Smile, You’re on DHowell.TV

dhtv_in-set-yfUsed to be when scribes and screens mixed, a lengthy “development” process would ensue wherein “creative executives” would take one’s work and execute the creativity.

Of course, that was back when the vicissitudes of studio interest defined the shape of one’s career. At the time, mine was the shape of a screenplay page scrunched into a ball – you know, like an origami “egg.” I had hoped it would hatch into a paper crane of folded checks. Instead, it was scrambled into confetti by the studio development staff. I vowed from that decade forward to never again let another executive mess with the mixed metaphors of my career. I’ve since refined this “Less pulp, more yolk” concept into a shtick I occasionally present to aspiring moguls. It’s a sort of “self empowerment through social-media” rant for creatives wherein I point to the democratized media landscape and advocate building an audience for one’s work right here, right now, rather than seeking approval from the paper chickens of the media industrial complex.

Recently, it occurred to me that my act would be lot more convincing if I actually took my own advice. In recent months, I’d been mulling the production of a passion project that refracts the world through the cracked prism of this particular Sonoman’s experience. Thusly, I invite you to tune into DHowell.TV, a web-based chat show, which features interviews with important figures, brief monologues and sketches as well as interviews with sketchy figures and monologues of brief importance. Made right here in Sonoma. Using online video chat tools, I’ve been conducting interviews with personalities hither and yon, working up bits and generally chasing stories around the globe and around the corner, which I think you will dig. Truly. The only hiccup was settling on a name for the show.

Despite the suggestion by my domain registrar that I forgo “.tv” names since the island of Tuvelo, to which the Internet suffix belongs, is sinking and the names go with it, I felt compelled to use it to signify that the project is a video endeavor (as opposed to, which is broader media and marketing company). Moreover, “Daedalus Howell’s Inane Observations about His Own Ego Show” is not only too lengthy, my first name is impossible to either pronounce or spell (were it not for editor Bolling, I wouldn’t know how to spell it myself).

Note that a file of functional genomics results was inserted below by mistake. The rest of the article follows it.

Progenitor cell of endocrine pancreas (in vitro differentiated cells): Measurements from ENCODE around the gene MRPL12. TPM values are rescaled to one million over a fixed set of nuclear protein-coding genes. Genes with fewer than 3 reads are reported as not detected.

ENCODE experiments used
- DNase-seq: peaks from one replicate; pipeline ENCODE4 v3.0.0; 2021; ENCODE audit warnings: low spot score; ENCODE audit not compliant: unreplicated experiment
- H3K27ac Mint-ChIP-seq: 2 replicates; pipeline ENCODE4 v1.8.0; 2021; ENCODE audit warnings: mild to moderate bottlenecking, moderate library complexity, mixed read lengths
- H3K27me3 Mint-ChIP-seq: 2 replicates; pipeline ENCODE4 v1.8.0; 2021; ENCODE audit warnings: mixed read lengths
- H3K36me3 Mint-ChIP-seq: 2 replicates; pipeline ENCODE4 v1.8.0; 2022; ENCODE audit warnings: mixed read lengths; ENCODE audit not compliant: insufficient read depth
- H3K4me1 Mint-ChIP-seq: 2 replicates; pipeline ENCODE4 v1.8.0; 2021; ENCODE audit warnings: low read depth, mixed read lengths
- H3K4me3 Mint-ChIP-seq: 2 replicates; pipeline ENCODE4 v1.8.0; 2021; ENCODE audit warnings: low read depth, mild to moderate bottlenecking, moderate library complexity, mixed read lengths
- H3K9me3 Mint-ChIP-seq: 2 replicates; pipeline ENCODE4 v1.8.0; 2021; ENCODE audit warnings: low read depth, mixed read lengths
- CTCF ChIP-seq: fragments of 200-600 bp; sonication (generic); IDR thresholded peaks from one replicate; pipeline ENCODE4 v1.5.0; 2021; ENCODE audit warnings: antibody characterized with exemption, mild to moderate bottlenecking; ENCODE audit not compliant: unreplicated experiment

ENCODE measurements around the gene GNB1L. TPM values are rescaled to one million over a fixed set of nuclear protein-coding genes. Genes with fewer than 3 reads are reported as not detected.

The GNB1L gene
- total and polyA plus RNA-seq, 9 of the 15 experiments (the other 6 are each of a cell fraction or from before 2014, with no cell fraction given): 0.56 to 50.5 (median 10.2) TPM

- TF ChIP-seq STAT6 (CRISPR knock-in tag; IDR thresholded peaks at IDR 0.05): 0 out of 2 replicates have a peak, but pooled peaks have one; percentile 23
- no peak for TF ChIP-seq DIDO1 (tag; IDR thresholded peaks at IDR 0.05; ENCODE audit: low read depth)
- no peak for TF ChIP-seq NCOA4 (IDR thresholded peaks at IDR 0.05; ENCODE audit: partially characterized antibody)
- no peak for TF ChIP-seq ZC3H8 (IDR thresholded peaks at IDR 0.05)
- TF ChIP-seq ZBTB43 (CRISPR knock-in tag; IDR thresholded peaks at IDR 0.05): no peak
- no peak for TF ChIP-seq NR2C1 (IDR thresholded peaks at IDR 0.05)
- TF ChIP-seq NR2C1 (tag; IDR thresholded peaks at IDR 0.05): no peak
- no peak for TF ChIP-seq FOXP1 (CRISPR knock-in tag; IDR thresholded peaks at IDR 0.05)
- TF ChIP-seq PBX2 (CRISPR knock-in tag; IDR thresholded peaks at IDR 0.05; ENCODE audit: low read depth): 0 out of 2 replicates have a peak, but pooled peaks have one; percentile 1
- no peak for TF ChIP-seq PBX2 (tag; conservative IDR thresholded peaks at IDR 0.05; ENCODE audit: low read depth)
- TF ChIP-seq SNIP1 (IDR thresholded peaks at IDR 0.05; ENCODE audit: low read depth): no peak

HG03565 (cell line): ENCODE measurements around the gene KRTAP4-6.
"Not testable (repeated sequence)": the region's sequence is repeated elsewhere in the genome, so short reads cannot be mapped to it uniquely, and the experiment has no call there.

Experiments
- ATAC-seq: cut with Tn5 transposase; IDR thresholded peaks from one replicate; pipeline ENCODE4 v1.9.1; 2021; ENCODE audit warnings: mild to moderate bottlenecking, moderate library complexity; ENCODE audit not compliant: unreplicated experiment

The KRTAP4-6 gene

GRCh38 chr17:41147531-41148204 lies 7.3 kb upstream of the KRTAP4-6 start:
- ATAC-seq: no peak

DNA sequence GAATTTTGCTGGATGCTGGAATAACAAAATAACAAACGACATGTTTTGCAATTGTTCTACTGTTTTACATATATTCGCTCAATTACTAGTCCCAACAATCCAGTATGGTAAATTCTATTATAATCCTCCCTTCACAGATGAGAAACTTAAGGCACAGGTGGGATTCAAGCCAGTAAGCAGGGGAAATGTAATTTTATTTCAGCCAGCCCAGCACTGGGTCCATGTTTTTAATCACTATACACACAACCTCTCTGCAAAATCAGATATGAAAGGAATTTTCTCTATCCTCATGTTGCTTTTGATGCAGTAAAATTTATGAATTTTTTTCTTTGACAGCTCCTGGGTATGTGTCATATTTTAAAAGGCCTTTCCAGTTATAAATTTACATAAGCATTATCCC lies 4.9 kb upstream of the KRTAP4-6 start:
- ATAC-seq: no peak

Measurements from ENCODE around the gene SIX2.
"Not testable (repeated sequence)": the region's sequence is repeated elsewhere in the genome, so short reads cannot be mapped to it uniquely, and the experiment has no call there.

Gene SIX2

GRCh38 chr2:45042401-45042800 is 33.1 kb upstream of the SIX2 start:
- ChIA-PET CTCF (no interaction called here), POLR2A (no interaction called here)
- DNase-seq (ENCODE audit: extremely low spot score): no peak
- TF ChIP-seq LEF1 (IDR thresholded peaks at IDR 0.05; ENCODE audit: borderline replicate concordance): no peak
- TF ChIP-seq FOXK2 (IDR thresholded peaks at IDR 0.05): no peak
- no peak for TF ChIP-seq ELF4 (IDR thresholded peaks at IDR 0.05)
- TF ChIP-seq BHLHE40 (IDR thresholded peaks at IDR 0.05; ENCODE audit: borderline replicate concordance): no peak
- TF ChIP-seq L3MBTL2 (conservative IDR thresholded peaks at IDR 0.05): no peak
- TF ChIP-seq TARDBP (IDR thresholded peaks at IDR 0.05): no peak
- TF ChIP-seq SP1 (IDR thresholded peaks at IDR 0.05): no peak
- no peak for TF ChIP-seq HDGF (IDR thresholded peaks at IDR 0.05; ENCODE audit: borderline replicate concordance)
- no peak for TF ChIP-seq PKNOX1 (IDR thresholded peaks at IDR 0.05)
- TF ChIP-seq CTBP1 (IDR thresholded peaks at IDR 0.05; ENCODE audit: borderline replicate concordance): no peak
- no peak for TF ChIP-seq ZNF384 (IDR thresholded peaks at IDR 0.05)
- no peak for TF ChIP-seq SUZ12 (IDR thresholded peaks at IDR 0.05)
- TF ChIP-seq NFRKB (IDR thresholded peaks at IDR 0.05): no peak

At one point, I considered using the name “NomaTV,” from the colloquial abbreviation of “Sonoma” but dropped the notion when a google search revealed that “noma” is a form of gangrene that destroys the membranes and tissues of the mouth in malnourished children, leaving them without faces. So, you know, no more ‘Noma, people.

I resorted to the nickname after I realized to my horror that and Sonoma.TV were both previously registered by Sam Gitchel of Albion, California, and Ronnie McKenna of Glasgow, Scotland, respectively.

Be assured, Messrs. Gitchel and McKenna, that those of us actually in Sonoma would never cyber-squat your city’s name and preclude YOU from creating an online enterprise to entertain your friends, neighbors and the world-at-large.

Or would we?

In a fit of pique, I registered just to even the score. So, it appears, Mr. Gitchel, that while you were busy poaching Sonoma’s name you forgot to register your own.

Perhaps we can work out a hostage trade, Gitchel. You know where to find me. As for you McKenna, you “Glaswegian,” is still available. Why? Because it’s 17 characters long, which makes for a crappy domain name. By comparison, DHowell.TV is a sleek seven. Besides its brevity, the show name adheres to the principal I’m always extolling to my seminarians – “your byline is your brand name.” Here, I hope I have at least a little equity on which to draw.

To wit, I’m pulling myself up by my own coattails, which is probably why I keep landing on my ass.